Management Controller

Service Registry

Resource Manager

Policy Manager

VM Manager

Each component has its own data model and a DME that processes the model-driven service requests. Each component maintains its own management information tree storage (both in memory and in the persistent storage). Data sharing across different service components is achieved with ad-hoc interservice API communications or by using a publish or subscribe method.

Management Controller

Management Controller, also known as the core service, provides system-related services for the VNMC virtual machine, such as:

Authenticates and authorizes user logins in local or LDAP mode.

Provides access control, such as locales, roles, and trusted points.

Maintains system information, such as the IP address, subnet mask, gateway, and hostname.

Upon user input, performs system maintenance operations, such as database backup, data export, and data import.

Maintains system diagnostic information, such as audit logs, faults, event logs, and core dump files.

The Management Controller type is mgmt-controller. Use this service type in the API URL for all requests related to the Management Controller.

Service Registry

Service Registry is the central service repository that holds information about all registered managed endpoints (such as ASA 1000Vs or VSGs) and the service providers (such as Policy Manager or Resource Manager).


Note Service endpoints are referred as clients in the GUI.


Service endpoints and the service providers register themselves dynamically with the Service Registry and retrieve information about service components from the Service Registry. The Service Registry is also responsible for tenant management and provides the following services:

Upon user input, creates, deletes, and updates organizations (tenants, data centers, applications, and tiers). Organization changes are automatically propagated to Policy Manager and Resource Manager when policies and resources are attached to the intended organizations.

Maintains information about the registered services (such as providers, endpoints, and Management Controller).

Maintains diagnostic information, such as audit logs, faults, and event logs.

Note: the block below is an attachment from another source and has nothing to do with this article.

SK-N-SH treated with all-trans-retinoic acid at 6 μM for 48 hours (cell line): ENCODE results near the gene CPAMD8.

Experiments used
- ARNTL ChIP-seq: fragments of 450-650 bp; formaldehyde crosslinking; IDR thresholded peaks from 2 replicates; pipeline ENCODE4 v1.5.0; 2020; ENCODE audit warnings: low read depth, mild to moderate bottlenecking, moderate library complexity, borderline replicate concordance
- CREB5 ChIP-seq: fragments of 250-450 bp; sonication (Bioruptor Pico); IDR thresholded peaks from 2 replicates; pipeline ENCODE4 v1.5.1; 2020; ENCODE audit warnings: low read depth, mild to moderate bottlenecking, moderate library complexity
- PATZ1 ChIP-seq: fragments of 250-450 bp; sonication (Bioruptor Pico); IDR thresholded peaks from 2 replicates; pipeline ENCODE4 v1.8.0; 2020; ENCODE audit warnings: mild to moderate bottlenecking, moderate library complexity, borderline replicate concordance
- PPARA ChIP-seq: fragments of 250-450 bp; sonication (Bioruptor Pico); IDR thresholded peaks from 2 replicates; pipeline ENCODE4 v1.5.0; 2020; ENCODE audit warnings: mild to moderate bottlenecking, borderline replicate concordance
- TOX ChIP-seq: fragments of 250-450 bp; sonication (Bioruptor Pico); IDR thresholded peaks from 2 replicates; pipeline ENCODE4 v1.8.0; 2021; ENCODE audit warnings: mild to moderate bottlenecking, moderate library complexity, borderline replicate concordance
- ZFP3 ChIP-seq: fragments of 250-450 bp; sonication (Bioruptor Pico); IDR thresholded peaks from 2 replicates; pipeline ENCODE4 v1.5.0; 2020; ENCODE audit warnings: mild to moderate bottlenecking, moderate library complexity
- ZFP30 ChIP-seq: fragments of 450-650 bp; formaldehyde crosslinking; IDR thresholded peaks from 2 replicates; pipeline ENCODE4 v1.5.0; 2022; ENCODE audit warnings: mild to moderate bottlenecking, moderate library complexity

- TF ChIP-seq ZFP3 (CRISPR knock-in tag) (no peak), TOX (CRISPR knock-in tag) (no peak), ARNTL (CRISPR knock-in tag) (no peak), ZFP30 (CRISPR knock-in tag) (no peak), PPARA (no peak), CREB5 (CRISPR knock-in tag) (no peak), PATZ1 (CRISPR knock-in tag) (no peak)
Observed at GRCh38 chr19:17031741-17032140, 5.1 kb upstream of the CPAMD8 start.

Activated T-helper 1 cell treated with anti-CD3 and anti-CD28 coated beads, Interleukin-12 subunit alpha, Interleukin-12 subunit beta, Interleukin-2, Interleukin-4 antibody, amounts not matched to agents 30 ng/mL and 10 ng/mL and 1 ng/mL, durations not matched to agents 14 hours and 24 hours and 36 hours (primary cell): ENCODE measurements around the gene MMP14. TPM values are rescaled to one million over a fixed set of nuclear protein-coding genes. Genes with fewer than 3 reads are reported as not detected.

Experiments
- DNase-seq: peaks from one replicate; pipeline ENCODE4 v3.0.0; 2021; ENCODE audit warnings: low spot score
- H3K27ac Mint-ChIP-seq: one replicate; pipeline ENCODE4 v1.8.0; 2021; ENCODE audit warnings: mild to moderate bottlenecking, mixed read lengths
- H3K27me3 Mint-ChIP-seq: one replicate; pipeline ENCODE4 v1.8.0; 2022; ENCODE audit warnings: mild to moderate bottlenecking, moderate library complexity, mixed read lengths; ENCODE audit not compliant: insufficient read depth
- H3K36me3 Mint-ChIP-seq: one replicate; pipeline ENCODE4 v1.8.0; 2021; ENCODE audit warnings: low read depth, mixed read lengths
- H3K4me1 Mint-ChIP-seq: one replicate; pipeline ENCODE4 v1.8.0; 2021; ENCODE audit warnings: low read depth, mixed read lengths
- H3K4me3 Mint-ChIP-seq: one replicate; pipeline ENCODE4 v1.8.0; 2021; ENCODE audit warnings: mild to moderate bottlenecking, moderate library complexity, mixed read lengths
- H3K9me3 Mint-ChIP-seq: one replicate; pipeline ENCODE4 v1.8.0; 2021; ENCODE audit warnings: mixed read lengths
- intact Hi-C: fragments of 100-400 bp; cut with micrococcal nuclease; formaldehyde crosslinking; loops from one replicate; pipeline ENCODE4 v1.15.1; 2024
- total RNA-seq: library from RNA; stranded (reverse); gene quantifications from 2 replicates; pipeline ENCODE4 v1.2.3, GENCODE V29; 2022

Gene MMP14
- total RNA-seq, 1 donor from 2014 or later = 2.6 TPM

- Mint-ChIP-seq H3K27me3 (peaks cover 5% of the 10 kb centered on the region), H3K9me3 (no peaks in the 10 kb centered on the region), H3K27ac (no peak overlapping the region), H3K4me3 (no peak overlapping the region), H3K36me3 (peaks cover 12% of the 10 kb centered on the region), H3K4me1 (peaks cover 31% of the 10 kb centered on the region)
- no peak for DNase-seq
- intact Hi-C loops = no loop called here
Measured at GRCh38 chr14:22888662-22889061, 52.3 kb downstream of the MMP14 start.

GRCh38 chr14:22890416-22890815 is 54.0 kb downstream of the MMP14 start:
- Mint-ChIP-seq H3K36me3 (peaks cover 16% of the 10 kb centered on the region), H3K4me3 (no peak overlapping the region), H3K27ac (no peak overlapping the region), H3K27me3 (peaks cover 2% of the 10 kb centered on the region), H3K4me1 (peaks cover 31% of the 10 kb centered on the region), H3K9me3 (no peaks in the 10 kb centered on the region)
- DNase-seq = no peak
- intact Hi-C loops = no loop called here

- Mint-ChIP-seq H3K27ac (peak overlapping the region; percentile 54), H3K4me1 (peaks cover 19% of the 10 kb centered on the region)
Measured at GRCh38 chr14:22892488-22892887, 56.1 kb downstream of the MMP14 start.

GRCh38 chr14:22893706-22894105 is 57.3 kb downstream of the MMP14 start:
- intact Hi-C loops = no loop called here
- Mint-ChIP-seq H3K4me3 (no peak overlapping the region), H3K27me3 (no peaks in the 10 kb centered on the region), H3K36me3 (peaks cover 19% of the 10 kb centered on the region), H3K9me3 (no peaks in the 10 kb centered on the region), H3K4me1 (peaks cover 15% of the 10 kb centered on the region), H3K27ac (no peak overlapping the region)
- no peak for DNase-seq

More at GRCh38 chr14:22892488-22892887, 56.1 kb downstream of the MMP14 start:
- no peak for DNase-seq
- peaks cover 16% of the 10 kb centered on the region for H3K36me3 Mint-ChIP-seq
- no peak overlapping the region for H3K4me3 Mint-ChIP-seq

The Service Registry type is service-reg. Use this service type in the API URL for all requests related to the Service Registry.

Resource Manager

Resource Manager manages logical compute and edge firewalls and their association with VSGs and ASA 1000Vs, respectively. When an edge firewall is associated with an ASA 1000V, the device configuration profile information (defined by the edge firewall) is pushed to the ASA 1000V which, in turn, triggers the ASA 1000V to download the security profiles and policies from Policy Manager.

Resource Manager is responsible for the following services:

Maintains an inventory of ASA 1000Vs, VSGs, and Cisco Virtual Supervisor Modules (VSMs).

With user input, defines compute firewalls and associates them with VSGs for provisioning.

With user input, defines edge firewalls and associates them with ASA 1000Vs for provisioning.

Interacts with VMware vCenter instances to retrieve Virtual Machine (VM) attributes.

Maintains an inventory of discovered VMs and distributes them to the VSGs with the following information:

VM attributes, such as name, hypervisor, parent vApp, and cluster

vNIC attributes, such as port profile name and IP address

Manages pools of VSGs and ASA 1000Vs.

Maintains health states and faults for VSGs and ASA 1000Vs.

Maintains diagnostic information, such as audit logs, faults, and event logs.

The Resource Manager type is resource-mgr. Use this service type in the API URL for all requests related to Resource Manager.

Policy Manager

Policy Manager is the central repository for device configuration profiles, service policies, service profiles, and all associated artifacts. When a compute firewall is associated with a VSG from Resource Manager, the VSG queries Policy Manager to resolve the device profile, service profiles, and all referenced policies. The VSG then configures itself according to the information retrieved from Policy Manager. The same process is used when an edge firewall is associated with an ASA 1000V.

Policy Manager provides the following services:

Using the user input, defines:

Firewall device profiles

Object groups

Policies

Policy rules with conditions on:

—Network attributes such as protocol, source or destination, IP address, and port.